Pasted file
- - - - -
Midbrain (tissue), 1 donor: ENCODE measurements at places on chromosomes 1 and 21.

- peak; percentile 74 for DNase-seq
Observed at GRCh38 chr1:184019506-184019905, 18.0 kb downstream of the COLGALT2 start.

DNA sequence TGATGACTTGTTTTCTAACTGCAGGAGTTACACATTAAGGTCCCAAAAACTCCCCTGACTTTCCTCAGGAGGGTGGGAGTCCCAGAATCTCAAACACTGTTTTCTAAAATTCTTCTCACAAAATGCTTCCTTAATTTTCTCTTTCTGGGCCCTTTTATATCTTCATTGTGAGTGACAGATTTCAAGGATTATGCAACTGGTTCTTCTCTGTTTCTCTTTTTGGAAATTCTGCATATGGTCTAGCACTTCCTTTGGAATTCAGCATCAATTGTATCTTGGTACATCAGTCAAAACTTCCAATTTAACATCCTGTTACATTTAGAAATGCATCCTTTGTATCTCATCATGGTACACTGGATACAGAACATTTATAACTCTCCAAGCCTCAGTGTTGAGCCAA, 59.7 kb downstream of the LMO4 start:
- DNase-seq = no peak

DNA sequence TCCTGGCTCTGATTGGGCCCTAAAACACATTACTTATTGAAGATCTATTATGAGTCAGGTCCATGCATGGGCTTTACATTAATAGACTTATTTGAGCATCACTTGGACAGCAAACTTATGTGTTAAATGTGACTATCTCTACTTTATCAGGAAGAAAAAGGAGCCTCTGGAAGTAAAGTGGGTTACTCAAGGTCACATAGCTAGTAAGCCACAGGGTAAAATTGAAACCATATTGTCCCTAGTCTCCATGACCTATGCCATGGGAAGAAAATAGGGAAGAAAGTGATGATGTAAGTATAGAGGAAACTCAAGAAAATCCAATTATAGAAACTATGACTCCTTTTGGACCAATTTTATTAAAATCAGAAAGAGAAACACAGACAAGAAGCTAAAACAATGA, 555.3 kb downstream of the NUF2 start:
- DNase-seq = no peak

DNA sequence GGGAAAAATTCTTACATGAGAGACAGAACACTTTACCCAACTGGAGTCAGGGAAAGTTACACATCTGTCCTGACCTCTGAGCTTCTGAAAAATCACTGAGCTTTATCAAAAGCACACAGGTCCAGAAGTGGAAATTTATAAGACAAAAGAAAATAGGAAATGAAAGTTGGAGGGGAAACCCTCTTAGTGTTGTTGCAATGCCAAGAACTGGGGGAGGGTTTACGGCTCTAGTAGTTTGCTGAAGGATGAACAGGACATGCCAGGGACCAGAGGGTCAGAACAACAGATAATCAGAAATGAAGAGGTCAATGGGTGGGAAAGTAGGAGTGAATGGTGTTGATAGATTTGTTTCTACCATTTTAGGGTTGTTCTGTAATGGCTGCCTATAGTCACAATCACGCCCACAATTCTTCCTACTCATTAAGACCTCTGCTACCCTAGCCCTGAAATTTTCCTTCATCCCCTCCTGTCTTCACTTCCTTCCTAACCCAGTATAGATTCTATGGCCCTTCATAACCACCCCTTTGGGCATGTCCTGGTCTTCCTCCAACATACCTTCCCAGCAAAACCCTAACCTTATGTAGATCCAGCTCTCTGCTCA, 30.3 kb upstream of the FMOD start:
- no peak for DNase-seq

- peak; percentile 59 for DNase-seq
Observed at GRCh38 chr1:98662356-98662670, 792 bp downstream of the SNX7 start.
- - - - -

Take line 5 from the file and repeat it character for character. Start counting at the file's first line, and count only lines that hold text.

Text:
- DNase-seq = no peak